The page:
Commentary on Political Economy

Wednesday 17 April 2024



Biden Winks at Iranian Oil Exports

It's no secret the White House has been reluctant to stiffen sanctions against Iranian oil lest prices rise before the November election. The Administration has looked the other way as Chinese “teapot” refineries have imported an increasing amount of Iranian crude at a discount.

Iran’s oil production plunged after the Trump Administration withdrew from the 2015 nuclear deal and imposed its “maximum pressure” campaign. But during President Biden’s attempted rapprochement, Iranian crude exports have climbed by about a million barrels a day. That’s about as much as U.S. crude exports have increased under Mr. Biden.

China accounts for nearly all of Iran’s 1.6 million barrels a day in exports, providing Tehran with $35 billion to $45 billion a year to finance attacks on Israel and its network of terrorist proxies. This blood money also supports Iran’s production of drones, which Russia uses to attack Ukraine. China is a linchpin in this axis of terror, which it hasn’t tried to disguise.

Beijing never condemned Hamas’s Oct. 7 attack, and on Monday Chinese Foreign Minister Wang Yi called Iran a “comprehensive strategic partner.” The Chinese government also urged “influential countries, to play a constructive role in maintaining regional peace and stability”—meaning, the U.S. and Europe should press Israel to stand down.

The Administration’s failure to crack down on Chinese oil purchases reflects its larger deterrence failures. Biden officials including Ms. Yellen have admonished Beijing for solar panel and industrial exports that their labor allies dislike. Yet they have been less critical of China’s aid to Iran’s war machine.

Its sanctions have been pin-pricks with little tangible impact. Take the Administration’s export controls on U.S. technology to Chinese companies that provide components used in Iranian and Russian drones. The Administration keeps adding new entities to its blacklist in a game of whack-a-mole. Last week the Commerce Department finally added some more, noting “these components are used to develop and produce Shahed-series UAVs which have been used by Iran to attack oil tankers in the Middle East and by Russia in Ukraine.” What took so long?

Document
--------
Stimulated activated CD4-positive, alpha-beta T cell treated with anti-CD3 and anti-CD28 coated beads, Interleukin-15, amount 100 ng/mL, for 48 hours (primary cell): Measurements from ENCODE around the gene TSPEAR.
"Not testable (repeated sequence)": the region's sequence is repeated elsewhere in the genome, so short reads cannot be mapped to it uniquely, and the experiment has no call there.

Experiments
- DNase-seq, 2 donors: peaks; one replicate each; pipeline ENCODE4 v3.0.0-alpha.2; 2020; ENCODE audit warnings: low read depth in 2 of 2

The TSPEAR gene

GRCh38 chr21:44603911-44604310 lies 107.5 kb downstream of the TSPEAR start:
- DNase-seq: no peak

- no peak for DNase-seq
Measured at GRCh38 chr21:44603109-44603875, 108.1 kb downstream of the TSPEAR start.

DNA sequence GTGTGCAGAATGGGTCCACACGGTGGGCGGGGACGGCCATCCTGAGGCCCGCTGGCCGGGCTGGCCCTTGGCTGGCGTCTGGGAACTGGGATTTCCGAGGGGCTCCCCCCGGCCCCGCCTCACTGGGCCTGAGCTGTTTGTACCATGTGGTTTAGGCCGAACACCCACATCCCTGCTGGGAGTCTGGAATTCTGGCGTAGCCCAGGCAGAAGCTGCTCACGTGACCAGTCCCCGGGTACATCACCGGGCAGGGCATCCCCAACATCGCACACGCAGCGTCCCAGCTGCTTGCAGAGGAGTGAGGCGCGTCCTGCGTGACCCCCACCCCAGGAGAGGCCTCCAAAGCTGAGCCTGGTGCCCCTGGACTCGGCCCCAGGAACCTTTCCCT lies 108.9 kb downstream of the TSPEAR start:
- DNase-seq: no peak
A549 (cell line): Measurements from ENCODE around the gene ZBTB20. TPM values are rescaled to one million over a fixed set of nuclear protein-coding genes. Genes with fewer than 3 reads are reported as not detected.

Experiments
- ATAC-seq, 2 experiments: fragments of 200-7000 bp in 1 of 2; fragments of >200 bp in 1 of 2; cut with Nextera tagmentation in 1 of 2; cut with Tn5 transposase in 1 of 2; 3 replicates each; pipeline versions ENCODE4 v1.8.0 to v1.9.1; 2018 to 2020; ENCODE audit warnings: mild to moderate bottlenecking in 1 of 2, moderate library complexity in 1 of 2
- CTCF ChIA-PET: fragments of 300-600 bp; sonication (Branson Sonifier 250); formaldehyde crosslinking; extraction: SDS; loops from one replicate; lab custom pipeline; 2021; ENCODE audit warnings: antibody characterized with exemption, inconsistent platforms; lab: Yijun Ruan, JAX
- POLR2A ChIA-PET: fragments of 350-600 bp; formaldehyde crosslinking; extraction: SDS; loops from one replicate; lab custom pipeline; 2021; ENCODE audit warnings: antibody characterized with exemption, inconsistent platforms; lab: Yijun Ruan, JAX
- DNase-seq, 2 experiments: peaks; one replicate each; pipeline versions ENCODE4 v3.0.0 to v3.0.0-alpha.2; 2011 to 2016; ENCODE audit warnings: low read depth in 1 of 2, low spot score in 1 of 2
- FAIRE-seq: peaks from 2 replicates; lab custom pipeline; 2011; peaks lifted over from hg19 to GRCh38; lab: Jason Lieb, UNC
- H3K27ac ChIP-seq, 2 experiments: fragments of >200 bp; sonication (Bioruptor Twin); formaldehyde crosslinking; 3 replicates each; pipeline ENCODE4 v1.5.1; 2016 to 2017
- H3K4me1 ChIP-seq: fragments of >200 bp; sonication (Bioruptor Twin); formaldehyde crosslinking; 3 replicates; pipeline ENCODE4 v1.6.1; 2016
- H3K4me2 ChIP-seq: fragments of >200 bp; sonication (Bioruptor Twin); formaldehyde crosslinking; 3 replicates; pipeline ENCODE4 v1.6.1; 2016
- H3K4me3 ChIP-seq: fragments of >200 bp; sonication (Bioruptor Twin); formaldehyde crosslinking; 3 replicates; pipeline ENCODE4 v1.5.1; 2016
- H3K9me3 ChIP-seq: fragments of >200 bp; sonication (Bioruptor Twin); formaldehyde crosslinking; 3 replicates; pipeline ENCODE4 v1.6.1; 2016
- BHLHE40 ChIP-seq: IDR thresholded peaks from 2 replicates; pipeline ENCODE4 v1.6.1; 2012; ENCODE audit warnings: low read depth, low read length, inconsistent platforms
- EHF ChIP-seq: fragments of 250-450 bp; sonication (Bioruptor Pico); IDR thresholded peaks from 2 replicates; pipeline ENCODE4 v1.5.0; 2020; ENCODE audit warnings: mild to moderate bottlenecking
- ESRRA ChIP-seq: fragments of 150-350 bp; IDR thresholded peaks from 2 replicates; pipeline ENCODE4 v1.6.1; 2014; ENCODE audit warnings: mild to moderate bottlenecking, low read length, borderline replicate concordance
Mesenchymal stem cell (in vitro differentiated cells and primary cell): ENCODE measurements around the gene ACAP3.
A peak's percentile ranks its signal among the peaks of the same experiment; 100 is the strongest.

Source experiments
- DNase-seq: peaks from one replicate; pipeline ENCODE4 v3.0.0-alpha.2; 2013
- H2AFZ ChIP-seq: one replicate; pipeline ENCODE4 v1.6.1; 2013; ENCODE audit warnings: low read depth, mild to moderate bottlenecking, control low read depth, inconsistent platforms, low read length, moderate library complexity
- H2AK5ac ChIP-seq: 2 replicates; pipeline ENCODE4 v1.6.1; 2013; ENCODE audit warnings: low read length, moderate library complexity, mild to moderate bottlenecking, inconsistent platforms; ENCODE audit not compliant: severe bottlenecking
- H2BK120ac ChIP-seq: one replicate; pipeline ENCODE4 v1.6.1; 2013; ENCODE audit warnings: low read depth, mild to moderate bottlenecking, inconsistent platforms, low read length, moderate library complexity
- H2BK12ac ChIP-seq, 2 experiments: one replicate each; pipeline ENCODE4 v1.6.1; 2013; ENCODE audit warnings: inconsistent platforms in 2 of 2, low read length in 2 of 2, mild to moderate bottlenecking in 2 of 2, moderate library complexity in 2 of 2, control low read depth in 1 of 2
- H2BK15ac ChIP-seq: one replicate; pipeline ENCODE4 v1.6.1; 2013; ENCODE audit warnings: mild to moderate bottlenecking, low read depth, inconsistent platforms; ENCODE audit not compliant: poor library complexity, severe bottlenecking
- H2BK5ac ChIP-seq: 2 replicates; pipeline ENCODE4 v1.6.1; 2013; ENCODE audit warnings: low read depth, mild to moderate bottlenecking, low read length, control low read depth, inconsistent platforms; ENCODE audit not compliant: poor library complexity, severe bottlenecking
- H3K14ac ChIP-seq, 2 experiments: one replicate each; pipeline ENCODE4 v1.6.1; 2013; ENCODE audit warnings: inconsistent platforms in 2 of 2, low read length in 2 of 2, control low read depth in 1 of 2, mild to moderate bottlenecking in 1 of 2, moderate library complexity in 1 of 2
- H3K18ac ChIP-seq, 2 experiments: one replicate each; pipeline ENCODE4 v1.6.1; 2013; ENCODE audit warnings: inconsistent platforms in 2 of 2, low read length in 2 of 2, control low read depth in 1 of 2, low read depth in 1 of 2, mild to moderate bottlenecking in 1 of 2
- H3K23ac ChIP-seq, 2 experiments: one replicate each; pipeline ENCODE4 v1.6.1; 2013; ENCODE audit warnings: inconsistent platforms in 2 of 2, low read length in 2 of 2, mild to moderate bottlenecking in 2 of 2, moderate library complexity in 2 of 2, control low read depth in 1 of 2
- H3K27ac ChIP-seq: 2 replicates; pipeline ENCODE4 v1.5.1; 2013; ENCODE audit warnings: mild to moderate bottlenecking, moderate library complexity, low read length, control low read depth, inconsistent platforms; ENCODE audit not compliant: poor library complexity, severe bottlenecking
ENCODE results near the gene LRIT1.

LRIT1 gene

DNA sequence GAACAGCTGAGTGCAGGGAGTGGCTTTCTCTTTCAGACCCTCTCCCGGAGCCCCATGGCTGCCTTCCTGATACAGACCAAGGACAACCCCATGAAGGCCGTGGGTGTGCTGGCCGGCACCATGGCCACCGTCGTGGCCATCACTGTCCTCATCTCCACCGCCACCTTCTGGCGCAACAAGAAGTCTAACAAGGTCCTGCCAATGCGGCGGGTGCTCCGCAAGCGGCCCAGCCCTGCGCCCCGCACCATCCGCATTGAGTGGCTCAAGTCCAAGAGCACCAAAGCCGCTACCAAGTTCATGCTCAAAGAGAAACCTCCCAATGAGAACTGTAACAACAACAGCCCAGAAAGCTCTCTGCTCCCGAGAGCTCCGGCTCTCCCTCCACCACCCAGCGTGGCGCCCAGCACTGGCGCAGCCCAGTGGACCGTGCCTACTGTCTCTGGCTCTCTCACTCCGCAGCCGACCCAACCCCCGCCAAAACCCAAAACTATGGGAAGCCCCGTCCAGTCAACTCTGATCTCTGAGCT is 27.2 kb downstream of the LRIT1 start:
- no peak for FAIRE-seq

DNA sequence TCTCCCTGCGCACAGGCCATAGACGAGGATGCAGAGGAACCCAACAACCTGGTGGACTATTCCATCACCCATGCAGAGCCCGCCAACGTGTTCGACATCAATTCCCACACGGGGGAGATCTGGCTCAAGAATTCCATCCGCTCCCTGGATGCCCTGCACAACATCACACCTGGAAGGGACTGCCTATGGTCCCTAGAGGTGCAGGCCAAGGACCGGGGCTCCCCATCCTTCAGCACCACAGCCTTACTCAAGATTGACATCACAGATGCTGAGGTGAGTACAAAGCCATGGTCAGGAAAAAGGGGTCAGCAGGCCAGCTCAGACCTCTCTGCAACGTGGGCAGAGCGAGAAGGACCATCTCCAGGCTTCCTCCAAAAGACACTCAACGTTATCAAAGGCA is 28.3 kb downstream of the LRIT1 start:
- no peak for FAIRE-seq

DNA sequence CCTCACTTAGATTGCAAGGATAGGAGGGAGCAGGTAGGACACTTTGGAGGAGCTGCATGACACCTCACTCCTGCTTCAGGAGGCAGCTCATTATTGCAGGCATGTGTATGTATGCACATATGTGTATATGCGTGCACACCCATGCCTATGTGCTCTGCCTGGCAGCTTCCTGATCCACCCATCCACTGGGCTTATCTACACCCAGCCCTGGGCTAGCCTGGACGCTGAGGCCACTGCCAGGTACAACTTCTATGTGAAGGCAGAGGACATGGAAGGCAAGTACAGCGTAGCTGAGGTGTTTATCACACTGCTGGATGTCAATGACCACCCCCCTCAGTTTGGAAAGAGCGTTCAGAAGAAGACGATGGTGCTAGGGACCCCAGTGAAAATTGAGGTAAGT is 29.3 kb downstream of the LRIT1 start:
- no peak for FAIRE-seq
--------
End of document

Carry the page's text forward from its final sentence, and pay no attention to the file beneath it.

The White House wants to keep U.S.-China relations calm through November. But its overriding concern is keeping global oil prices down so U.S. gasoline prices don’t spike in the summer.

Oil prices have been rising, but less than you’d expect amid global tensions. That may be because markets know there is considerable spare global oil supply that could come online relatively quickly if needed. Don Luskin and Michael Warren of Trend Macro note that Saudi Arabia and the United Arab Emirates have an estimated 4.5 million barrels a day in spare capacity owing to output cuts by the Organization of the Petroleum Exporting Countries since 2022.

Those cuts were partly a response to Iran’s surging exports. If Iranian exports decline, the Saudis and UAE might export more to take Tehran’s market share. U.S. frackers would also have more of a financial incentive to ramp up production.

By the way, the Administration would have more flexibility if it hadn’t drawn some 260 million barrels from the U.S. Strategic Petroleum Reserve to keep gas prices low during the midterms elections.

The House sanctions bill is a test of whether Mr. Biden is serious about punishing Iran for its unprecedented attack on a U.S. ally. The bill is aimed at limiting imports to China’s independent refineries. Democrats in Congress don’t want gas prices to rise anymore than Mr. Biden does, but keeping open China’s financing spigot enables Tehran to continue waging its terror campaign. This increases the risk of future supply disruptions.

Democratic Sen. Chris Van Hollen joined former GOP Sen. Pat Toomey in 2022 in backing legislation to impose secondary sanctions to limit Russian oil exports to China. But the White House didn’t get on board because it feared rising oil prices then too. The more Mr. Biden puts his re-election above national security, the less secure the U.S. and its allies become.


Journal Editorial Report: Bidenomics still has no answers for high prices. Images: Zuma Press Composite: Mark Kelly

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Appeared in the April 17, 2024, print edition as 'Biden Winks at Iranian Oil Exports'.

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